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Intro to K-Means Clustering

By Neha Kanneganti


Clustering is a well-known and powerful unsupervised machine learning method. The goal is to group our data into different sets, where elements within the same set are more similar in some way than elements from other sets. While there are many algorithms to generate clusters of similar objects, this blog post will introduce the k-means algorithm. There are many applications for this algorithm. For example, this algorithm is essential for search engines such as Google; when a user searches something, the search results are grouped using clustering algorithms. It can also be used to recommend new friends on social media or identify different types of tissue in medical scans.

What is K-Means Clustering?

In simple words, k-means clustering is an algorithm to group the data into K clusters. It is based on the idea that examples closer to each other will have more similarities. Here are the exact steps for the k-means algorithm:

  1. Pick K random centroids (1 centroid per cluster)

  2. Assign each example to a cluster based on the closest centroid

  3. Recompute the centroids based on the examples in its cluster

  4. Repeat steps 2 and 3 until the centroid no longer changes

Please note that the K is the parameter and therefore it is chosen before the algorithm runs. After the algorithm is run, every example must be grouped into one of the K clusters.

Example of K-Means Clustering

To further clarify the algorithm and demonstrate its use, let’s try to go through all the steps above. This will help you get a better understanding of how the k-means algorithm works. For our example, here is our starting data and our goal is to find five clusters for the thousand data points below:

Step 1: Pick k random centroid

A centroid is a point that we pick that will represent the center of a cluster. In the example down below, the centroid is represented by the star. Also, keep in mind the following:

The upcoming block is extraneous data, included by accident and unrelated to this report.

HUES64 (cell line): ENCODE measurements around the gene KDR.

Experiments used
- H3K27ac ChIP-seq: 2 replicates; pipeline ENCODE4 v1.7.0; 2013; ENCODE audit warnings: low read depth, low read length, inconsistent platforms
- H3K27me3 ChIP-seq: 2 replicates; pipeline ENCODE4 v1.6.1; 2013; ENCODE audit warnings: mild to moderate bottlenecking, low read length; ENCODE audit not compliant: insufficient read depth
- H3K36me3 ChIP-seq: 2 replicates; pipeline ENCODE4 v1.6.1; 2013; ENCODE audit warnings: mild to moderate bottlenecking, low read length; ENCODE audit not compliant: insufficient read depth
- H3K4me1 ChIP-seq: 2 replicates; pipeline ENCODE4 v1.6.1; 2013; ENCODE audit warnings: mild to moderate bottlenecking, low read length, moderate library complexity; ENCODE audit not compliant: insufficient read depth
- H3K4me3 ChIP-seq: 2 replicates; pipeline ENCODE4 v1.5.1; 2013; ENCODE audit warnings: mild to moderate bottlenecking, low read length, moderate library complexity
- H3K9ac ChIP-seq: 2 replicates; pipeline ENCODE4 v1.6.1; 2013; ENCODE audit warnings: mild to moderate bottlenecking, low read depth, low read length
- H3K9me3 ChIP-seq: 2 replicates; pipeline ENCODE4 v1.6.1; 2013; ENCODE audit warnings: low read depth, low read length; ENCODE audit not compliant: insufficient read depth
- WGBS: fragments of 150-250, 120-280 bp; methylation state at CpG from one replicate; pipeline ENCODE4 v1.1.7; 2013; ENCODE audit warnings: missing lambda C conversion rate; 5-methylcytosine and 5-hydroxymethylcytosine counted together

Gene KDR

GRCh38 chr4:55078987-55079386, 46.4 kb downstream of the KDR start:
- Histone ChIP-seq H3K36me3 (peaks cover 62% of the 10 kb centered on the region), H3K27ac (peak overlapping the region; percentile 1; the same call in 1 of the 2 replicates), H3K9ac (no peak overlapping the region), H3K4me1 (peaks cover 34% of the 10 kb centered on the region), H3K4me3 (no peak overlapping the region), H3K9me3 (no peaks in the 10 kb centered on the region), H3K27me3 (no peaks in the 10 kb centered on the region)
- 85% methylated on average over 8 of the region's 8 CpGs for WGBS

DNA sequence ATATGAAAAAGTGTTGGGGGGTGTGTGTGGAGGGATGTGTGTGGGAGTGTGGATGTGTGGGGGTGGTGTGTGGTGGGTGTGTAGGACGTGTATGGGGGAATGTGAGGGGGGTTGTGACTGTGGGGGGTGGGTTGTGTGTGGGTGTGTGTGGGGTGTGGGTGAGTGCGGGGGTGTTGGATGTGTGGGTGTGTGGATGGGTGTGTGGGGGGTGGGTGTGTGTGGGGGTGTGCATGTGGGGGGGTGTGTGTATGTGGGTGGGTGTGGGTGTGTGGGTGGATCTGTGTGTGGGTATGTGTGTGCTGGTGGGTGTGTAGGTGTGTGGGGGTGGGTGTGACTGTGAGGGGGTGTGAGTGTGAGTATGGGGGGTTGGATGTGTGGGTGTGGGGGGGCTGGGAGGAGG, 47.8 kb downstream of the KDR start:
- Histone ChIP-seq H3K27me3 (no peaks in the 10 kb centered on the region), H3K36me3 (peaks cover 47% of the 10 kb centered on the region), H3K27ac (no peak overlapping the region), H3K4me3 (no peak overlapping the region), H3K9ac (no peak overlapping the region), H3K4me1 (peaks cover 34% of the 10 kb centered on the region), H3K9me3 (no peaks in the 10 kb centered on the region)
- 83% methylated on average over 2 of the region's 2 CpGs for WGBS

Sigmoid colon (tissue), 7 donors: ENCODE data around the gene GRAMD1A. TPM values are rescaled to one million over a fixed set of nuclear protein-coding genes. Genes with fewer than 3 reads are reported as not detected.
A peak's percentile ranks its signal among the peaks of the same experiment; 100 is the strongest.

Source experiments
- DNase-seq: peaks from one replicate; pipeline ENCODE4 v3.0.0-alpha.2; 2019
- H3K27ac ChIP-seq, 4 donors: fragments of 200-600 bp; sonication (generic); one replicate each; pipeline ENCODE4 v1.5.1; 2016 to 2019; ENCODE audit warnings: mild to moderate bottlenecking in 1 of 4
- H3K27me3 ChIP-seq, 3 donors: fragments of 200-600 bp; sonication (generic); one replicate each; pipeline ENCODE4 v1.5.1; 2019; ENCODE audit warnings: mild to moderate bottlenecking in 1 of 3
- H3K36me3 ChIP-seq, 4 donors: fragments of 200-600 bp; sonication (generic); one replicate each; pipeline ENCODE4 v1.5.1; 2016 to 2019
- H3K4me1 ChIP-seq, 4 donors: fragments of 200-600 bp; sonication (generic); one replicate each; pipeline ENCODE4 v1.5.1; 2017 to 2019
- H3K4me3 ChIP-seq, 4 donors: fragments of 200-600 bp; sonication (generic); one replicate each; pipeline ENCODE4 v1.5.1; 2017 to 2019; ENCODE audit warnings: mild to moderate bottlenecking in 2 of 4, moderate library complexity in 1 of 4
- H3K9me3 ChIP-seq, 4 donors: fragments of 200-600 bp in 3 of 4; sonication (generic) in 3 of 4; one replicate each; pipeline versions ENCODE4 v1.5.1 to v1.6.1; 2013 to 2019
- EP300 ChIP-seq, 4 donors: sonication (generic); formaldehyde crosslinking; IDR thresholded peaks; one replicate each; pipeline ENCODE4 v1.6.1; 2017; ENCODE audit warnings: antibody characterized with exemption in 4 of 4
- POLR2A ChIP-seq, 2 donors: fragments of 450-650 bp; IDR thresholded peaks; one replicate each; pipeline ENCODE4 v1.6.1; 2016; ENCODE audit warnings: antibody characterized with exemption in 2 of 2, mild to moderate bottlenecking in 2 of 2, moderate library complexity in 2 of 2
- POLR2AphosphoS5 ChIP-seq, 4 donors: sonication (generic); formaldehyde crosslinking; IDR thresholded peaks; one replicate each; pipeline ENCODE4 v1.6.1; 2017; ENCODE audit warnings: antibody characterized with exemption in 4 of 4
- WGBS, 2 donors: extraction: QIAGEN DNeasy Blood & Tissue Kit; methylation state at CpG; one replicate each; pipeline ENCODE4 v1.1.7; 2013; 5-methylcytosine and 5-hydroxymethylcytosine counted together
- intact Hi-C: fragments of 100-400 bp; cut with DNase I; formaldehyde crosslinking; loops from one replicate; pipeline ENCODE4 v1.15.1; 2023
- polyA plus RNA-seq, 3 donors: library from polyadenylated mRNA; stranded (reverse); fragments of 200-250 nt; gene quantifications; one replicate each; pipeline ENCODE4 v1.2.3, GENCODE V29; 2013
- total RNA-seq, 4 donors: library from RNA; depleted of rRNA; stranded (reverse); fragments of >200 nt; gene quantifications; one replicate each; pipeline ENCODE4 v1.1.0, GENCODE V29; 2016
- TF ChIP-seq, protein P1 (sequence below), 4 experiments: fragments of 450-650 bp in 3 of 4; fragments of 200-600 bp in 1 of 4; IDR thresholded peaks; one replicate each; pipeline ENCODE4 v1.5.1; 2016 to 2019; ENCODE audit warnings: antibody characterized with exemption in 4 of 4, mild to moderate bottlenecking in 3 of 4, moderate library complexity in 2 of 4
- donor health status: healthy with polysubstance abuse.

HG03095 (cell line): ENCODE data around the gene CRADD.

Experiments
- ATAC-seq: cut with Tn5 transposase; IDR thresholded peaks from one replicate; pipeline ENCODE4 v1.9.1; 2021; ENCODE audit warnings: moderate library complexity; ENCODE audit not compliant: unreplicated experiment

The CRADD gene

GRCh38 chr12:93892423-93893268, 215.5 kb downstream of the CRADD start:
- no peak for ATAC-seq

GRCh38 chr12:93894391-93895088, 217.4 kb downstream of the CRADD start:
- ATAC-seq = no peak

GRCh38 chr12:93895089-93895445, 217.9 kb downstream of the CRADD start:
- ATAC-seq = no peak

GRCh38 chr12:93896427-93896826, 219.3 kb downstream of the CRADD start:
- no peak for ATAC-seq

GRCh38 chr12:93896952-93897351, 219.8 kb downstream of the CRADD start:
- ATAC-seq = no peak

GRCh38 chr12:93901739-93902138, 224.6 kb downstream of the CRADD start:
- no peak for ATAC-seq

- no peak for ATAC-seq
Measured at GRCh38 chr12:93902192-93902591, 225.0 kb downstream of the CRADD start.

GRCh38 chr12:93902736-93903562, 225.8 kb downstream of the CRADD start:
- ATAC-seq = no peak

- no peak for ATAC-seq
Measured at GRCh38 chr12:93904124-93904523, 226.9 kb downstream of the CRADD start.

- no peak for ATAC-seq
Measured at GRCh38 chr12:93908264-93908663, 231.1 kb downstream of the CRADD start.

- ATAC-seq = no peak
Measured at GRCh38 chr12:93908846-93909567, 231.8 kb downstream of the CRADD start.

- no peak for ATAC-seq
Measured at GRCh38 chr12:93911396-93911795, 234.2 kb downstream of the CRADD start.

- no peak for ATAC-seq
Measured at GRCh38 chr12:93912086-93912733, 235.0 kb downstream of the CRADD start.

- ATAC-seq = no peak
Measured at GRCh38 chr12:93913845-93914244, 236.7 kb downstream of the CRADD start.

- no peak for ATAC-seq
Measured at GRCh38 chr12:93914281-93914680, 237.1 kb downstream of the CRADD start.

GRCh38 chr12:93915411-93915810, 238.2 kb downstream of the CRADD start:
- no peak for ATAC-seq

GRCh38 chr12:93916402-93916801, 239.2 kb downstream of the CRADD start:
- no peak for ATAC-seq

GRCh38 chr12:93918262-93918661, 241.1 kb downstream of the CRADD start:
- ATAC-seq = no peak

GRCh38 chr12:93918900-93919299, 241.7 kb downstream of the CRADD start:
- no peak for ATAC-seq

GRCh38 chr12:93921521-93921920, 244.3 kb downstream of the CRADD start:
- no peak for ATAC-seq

• The centroid doesn’t need to be located where an example in our dataset is

  • Don’t count the centroid as an example in our dataset.

Step 2: Assign each example to a cluster

Using the distance formula, we will calculate the distance from each example to every centroid. Then, we will group each example into the cluster represented by the closest centroid.

Step 3: Recompute the centroids

Now that every example belongs to a cluster, we want to identify the centroid for each cluster. So notice how the centroid is shifted to the center of these new clusters.

Step 4: Repeat steps 2 and 3 until the centroid no longer changes

Now that the centroids are updated, we can repeat the process. So we again measure the distance from each example to each centroid and then assign each example to the cluster of the closest centroid. So in short, we keep repeating the previous two steps until the centroids don’t change. When the centroids don’t change, then the algorithm is complete and we found our clusters!

Notice that because the centroid moved, some of the examples changed what color/cluster they belong to.

The centroids moved only slightly this time, but we’re getting close! Repeat!

The centroids didn’t change this time, so the algorithm is complete! We’ve found our clusters!


Hopefully, you are now familiar with k-means clustering and how this algorithm works. So you also have another useful concept added to your machine learning toolkit!


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